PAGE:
The United States maintains tariffs that the Trump administration imposed on billions of dollars’ worth of Chinese imports, and the Biden administration is developing new restrictions on how U.S. companies can invest in China. But Ms. Yellen said that the United States intended only to “de-risk” the relationship and that it had no intention of inflicting economic harm on China.
“I certainly do not think it is in our interest to stifle the economic progress of the Chinese people,” Ms. Yellen said. “China has succeeded in lifting hundreds of millions of people out of poverty, and I think that’s something that we should applaud.”
Although she struck an accommodating tone, Ms. Yellen also laid out concerns likely to arise in meetings with her Chinese counterparts.
Because of national security concerns, she said, the administration is considering restrictions on American private equity firms’ investments in Chinese firms that have connections with China’s military. She also said the Treasury Department was examining additional sanctions on China in response to human rights abuses against Uyghurs in Xinjiang.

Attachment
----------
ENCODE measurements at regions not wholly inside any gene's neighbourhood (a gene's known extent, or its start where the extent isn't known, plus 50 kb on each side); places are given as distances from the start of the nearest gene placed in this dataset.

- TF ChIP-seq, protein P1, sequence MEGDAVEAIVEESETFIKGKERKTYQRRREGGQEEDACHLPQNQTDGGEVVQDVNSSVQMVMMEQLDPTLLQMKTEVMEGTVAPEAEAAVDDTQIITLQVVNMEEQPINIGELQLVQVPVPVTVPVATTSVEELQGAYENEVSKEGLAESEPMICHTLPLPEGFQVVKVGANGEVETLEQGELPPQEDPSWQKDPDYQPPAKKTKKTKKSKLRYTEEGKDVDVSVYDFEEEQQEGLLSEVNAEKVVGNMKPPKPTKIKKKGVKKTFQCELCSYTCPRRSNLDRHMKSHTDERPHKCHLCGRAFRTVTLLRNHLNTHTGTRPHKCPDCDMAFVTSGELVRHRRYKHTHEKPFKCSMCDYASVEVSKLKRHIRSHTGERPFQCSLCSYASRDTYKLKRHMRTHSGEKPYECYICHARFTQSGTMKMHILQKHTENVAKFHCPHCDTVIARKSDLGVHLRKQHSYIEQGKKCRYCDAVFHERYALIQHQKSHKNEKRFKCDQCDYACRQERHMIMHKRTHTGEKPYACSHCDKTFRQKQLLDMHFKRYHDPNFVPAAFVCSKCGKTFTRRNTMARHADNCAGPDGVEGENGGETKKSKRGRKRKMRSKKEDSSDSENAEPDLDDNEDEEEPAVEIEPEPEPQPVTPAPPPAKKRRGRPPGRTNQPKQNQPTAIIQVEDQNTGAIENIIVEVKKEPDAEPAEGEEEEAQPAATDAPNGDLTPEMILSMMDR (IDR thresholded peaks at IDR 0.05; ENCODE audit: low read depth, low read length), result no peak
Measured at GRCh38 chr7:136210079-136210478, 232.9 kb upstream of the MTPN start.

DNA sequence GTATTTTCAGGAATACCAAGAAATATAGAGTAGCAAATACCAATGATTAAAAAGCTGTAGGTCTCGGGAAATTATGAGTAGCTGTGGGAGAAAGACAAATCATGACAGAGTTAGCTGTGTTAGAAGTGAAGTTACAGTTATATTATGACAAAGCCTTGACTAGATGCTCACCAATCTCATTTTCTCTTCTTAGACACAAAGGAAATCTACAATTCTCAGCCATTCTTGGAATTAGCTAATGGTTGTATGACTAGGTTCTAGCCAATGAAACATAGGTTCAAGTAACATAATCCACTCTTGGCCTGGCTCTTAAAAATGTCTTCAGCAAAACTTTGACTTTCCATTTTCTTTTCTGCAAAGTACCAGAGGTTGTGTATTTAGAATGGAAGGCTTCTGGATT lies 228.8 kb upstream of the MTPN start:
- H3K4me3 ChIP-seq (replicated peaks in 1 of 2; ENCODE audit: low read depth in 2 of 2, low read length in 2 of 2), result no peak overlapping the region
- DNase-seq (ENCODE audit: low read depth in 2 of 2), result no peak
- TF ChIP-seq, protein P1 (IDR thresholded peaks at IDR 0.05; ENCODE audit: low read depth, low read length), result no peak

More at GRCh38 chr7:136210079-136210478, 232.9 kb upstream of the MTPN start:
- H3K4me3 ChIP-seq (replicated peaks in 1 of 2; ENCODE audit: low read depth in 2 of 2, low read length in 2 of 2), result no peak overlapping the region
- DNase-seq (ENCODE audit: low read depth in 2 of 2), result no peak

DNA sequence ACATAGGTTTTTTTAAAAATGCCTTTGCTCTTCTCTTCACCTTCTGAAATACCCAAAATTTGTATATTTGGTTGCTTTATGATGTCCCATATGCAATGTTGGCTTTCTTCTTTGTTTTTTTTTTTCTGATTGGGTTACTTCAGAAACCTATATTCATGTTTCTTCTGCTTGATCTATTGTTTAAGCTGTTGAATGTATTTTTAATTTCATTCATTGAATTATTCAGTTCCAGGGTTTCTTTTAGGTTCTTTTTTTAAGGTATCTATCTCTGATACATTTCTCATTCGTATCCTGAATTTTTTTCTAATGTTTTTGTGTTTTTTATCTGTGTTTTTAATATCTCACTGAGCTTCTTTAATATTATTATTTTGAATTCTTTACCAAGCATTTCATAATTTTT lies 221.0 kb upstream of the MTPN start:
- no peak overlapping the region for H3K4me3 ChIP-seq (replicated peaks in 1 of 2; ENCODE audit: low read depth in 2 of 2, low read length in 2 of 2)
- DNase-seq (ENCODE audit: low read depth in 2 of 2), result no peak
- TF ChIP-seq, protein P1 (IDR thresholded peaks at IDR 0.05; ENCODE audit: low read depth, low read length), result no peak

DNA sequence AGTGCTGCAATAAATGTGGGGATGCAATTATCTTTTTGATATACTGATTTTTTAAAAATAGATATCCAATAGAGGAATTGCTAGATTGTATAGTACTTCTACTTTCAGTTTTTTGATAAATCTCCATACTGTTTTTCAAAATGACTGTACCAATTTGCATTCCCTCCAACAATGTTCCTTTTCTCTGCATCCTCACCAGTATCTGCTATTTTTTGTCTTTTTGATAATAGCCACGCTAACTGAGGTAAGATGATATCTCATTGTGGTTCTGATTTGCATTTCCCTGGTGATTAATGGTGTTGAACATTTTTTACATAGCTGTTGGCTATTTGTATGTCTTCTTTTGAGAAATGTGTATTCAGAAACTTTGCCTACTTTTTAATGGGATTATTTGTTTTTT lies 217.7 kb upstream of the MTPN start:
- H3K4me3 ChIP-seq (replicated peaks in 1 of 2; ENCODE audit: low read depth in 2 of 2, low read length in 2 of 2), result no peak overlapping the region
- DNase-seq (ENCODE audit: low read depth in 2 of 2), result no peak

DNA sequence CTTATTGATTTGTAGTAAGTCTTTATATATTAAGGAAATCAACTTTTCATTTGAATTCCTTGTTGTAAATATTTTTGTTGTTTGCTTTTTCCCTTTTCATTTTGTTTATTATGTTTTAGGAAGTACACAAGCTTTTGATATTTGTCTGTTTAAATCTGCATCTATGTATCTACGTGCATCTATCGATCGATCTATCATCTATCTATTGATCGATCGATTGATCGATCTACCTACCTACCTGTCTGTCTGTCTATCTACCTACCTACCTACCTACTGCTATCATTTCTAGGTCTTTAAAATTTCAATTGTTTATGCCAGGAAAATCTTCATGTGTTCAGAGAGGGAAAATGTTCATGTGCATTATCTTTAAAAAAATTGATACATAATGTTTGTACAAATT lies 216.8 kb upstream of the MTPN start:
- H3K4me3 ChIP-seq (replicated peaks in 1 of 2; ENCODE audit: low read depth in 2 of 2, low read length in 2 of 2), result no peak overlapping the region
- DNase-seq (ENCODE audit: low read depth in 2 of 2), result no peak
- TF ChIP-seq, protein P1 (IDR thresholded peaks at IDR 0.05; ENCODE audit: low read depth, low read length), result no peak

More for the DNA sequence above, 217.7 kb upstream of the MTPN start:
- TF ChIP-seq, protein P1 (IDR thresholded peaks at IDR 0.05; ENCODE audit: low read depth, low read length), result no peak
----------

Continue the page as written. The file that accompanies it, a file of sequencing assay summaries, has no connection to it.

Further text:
In recent months, the United States has been ratcheting up pressure on China to provide debt relief to Zambia and other developing countries. Ms. Yellen lamented that despite some signs of a willingness to cooperate and help poor countries avoid defaults, China had not done enough. She emphasized a growing need for international financial institutions like the World Bank and the International Monetary Fund to help the most vulnerable economies.